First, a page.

International Geothermal Showcase To Feature Premier Speakers, Clean Power Plan and Senate Energy Bill Stalled, Global Geothermal Development Ramps Up


Ormat’s new geothermal plant will be located in the Honduras.

Photo Credit: Maxid, Flickr

In this post:
*SCOTUS Ruling Blocks Obama’s Clean Power Plan
*Senate Energy Bill Set Aside Temporarily
*Department of Energy Releases New Budget for the Geothermal Technologies Office
*International Geothermal Showcase to Feature Sen. Dean Heller and IRENA Deputy Director-General Sakari Oksanen as Keynote Speakers
*California’s Recent Geothermal Workshop Presentations Now Available
*Tanzanian Government Issues Geothermal Power Uptake
*Salton Sea Update: Geothermal Could Play a Large Role in Restoration
*European Companies Competing for Geothermal Innovation Award
*EU-backed DESCRAMBLE Project May Enhance European Geothermal Usage
*ThinkGeoEnergy Highlights Women in Geothermal (WING) in Exciting Interview
*Ormat Initiates Construction of 35 MW Platanares Geothermal Project in Honduras

Press Release: International Geothermal Showcase to Feature Sen. Dean Heller and IRENA Deputy Director-General Sakari Oksanen as Keynote Speakers

The Geothermal Energy Association (GEA) is pleased to announce that Senator Dean Heller (R – Nevada) will be the keynote luncheon speaker at the 2016 International Geothermal Showcase on March 17th. Sen. Heller has been a leader on bi-partisan legislation to advance geothermal in the Senate. His efforts underscore his state’s geothermal potential, with Nevada second only to California in generation capacity. He currently serves on the Committee on Finance; Banking, Housing, and Urban Affairs Committee; Committee on Veterans’ Affairs; the Commerce, Science, and Transportation Committee; and the Special Committee on Aging.

The Showcase will also feature Sakari Oksanen, the International Renewable Energy Agency’s Deputy Director-General, as its opening keynote speaker. IRENA launched the Global geothermal Alliance at COP-21 which aspires to achieve a 500 per cent increase in global installed capacity for geothermal power generation and a 200 per cent increase in geothermal heating by 2030.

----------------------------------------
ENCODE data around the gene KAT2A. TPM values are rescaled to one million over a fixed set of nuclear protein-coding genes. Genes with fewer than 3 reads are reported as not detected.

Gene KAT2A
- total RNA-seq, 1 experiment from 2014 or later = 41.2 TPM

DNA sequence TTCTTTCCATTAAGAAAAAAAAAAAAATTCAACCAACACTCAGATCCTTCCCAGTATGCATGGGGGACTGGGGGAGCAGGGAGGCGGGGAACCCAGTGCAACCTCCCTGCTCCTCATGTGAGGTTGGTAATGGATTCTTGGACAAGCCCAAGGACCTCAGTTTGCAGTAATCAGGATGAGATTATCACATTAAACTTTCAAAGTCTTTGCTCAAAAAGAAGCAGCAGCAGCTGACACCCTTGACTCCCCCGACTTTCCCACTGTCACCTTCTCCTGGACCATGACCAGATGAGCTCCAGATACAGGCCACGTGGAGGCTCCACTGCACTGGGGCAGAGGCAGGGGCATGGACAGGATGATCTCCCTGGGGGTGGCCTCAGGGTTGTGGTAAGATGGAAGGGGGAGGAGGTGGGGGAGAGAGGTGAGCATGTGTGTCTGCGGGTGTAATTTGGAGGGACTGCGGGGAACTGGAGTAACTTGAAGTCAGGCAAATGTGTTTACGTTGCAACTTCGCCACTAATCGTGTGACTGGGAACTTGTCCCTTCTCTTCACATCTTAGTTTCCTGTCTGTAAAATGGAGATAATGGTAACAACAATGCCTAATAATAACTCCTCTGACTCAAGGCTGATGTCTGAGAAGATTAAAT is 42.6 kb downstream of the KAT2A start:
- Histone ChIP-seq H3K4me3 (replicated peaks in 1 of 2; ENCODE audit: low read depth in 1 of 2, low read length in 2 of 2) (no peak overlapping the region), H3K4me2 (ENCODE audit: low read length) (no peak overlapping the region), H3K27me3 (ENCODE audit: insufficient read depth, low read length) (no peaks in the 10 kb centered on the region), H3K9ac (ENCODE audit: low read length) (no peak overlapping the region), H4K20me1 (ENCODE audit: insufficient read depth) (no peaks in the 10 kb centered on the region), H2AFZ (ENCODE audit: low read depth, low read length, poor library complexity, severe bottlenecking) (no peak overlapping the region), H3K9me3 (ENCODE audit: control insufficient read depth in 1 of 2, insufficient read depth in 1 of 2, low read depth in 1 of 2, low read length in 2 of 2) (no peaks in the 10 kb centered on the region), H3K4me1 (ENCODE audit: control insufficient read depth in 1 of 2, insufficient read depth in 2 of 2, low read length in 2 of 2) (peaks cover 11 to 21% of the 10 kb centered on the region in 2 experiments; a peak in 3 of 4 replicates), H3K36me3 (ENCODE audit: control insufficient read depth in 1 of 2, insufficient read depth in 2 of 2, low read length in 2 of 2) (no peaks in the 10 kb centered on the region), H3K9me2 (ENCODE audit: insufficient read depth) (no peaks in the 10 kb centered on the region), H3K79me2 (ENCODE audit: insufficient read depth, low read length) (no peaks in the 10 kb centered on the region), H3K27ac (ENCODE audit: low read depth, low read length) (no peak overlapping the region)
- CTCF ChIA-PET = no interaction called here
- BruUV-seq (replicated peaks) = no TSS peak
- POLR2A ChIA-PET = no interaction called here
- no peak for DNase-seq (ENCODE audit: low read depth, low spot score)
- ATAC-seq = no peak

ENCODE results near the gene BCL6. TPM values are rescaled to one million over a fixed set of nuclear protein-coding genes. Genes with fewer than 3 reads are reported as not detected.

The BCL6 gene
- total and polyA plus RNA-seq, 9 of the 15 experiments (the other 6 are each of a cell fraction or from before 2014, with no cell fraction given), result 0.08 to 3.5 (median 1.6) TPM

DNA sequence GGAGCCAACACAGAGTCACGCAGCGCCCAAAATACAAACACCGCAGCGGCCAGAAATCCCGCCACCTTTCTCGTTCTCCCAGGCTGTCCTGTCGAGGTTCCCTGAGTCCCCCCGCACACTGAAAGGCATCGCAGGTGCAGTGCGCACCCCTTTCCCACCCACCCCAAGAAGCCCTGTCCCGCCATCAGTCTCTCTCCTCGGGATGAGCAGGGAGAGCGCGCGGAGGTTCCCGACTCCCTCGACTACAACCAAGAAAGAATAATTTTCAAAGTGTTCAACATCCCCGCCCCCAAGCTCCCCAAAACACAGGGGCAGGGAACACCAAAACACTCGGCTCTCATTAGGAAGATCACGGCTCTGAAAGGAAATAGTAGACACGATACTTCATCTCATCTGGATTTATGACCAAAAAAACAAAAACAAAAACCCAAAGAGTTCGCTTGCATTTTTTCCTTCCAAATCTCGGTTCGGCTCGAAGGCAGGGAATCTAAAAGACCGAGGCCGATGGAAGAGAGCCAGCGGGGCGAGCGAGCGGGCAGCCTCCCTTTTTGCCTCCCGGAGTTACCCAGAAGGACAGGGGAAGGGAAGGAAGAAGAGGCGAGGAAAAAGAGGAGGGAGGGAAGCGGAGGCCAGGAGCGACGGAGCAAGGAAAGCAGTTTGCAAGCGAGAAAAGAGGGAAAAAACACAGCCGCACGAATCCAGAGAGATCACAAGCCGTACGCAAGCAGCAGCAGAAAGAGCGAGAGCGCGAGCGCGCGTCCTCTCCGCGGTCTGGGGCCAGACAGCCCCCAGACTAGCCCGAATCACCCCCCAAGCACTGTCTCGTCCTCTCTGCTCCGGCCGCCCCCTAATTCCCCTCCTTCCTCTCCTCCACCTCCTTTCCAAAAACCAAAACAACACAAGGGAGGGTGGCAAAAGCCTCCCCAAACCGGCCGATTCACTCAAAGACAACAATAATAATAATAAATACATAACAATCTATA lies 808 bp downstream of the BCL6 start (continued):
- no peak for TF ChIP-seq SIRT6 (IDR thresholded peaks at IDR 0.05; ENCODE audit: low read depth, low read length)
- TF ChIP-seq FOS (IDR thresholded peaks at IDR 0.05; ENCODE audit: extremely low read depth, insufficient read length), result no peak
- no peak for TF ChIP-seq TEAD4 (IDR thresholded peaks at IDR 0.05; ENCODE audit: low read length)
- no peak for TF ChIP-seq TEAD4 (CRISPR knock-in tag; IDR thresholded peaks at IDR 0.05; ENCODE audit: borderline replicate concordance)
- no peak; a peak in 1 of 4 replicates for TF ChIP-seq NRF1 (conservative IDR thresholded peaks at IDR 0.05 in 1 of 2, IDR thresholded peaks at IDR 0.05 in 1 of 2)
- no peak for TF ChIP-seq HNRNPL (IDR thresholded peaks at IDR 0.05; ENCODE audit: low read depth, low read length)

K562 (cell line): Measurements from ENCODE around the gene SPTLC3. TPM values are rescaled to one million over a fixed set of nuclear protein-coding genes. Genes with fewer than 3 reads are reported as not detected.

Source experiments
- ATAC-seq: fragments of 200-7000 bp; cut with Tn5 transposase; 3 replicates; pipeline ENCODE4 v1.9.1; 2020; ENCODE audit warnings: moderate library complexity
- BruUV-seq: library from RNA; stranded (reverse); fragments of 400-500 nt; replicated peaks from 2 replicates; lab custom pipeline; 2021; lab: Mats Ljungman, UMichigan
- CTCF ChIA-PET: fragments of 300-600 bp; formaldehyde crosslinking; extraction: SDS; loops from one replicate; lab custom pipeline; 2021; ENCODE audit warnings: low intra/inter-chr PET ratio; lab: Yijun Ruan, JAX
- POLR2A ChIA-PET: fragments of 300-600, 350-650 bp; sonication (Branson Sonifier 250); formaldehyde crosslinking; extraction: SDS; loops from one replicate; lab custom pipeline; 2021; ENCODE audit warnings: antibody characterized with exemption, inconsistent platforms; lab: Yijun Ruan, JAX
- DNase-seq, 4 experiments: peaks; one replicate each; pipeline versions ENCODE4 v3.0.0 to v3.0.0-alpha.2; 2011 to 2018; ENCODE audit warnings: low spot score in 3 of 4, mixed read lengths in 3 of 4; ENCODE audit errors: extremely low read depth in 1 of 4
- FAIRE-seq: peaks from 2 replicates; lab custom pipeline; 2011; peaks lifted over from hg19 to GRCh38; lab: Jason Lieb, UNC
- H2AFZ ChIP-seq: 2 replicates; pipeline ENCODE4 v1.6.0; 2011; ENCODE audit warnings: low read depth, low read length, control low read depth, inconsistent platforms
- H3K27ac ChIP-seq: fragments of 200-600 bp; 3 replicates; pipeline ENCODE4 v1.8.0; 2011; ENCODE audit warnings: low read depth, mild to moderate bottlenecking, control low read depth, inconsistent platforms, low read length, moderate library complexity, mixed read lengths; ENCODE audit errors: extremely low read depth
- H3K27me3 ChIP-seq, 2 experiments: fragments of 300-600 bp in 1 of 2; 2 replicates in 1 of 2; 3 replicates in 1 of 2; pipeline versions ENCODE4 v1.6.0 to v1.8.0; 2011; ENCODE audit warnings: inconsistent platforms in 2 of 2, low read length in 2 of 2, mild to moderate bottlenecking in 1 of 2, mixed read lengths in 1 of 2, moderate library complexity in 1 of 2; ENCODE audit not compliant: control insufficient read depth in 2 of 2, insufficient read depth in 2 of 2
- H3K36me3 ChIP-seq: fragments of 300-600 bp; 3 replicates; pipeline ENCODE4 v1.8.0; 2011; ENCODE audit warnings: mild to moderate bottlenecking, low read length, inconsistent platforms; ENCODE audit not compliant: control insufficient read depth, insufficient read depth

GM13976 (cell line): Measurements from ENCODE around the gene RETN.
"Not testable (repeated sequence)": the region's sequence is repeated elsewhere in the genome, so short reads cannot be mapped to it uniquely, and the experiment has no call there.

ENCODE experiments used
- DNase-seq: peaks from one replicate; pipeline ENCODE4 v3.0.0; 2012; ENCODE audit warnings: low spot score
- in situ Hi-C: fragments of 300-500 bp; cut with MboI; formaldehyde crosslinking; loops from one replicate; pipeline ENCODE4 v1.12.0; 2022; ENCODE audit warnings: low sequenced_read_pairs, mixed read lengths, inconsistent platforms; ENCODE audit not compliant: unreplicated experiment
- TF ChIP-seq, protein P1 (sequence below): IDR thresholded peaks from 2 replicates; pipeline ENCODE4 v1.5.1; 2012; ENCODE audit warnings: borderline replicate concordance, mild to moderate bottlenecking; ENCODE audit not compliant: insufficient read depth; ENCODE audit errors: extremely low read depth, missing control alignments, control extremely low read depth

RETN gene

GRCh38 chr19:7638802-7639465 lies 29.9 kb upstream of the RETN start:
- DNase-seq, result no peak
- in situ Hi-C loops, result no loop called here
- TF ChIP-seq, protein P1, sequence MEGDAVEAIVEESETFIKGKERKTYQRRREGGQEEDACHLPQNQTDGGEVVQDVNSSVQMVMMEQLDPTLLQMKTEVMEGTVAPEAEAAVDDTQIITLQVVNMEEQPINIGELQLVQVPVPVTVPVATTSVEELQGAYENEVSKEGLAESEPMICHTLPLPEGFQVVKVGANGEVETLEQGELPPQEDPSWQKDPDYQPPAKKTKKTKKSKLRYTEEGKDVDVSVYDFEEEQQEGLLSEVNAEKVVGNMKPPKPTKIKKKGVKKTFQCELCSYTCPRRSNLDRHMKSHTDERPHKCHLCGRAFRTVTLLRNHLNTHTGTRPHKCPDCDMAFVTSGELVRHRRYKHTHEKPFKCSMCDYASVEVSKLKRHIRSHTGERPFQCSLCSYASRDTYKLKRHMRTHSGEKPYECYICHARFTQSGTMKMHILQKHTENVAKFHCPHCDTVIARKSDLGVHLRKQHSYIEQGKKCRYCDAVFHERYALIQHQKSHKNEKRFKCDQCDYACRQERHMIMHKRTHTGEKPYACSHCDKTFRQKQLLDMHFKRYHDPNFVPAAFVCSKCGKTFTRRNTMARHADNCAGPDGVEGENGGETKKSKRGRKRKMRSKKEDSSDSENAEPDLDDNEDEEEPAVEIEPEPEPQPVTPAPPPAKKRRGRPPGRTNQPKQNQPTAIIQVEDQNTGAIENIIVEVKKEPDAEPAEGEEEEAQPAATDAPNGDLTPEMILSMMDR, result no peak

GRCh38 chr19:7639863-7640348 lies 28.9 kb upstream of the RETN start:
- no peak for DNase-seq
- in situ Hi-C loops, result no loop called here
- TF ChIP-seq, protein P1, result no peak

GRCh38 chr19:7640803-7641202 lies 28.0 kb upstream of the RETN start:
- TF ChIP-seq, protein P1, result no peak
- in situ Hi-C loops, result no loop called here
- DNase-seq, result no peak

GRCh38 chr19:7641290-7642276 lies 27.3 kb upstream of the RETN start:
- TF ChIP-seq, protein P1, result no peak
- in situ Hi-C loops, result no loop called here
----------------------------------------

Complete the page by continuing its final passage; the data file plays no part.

The Showcase is shaping up to be an exciting event with global participation. To date, representatives from 35 countries with geothermal interests will be in attendance, ranging from the island nation of Vanuatu to a country famous for its African Rift geothermal plants: Kenya.

For more information including registration, confirmed speakers to date, and a tentative agenda, visit For questions regarding the 2016 Showcase or opportunities for sponsorships, please contact Rani Chatrath at To request press credentials, please contact Allie Nelson at

SCOTUS Ruling Blocks Obama’s Clean Power Plan

In a 5-4 vote, the Supreme Court blocked Obama’s game-changing climate rule for power plants, a major hindrance to what may be the capstone environmental policy of the president’s time in office. On Jan. 9, the Court released an order issuing a stay on the EPA’s program to cut carbon emissions from power plants, giving industry and state lawsuits time to advance. The Court said the rule would remain in place until the circuit court reviews it and all Supreme Court appeals are exhausted.

The Clean Power Plan is the cornerstone of Obama’s climate change agenda: it’s structured to reduce carbon emissions from electricity producers by 32 % over 2005 levels by 2030 via assigning states personalized reduction targets tailored to their regional energy mix.

In a recent statement, White House press secretary Josh Earnest said that the Obama administration disagrees with the order, but “remain[s] confident that we will prevail” during debates over the rule’s merits.

A senior administration official doubted the effectiveness of the stay at killing Obama’s Clean Power Plan, labeling it “a temporary procedural determination that does nothing to affect first our confidence in the legal soundness of this rule.” Another official stated the White House was “very surprised” by the decision, but retains “complete confidence that the rule is lawful.”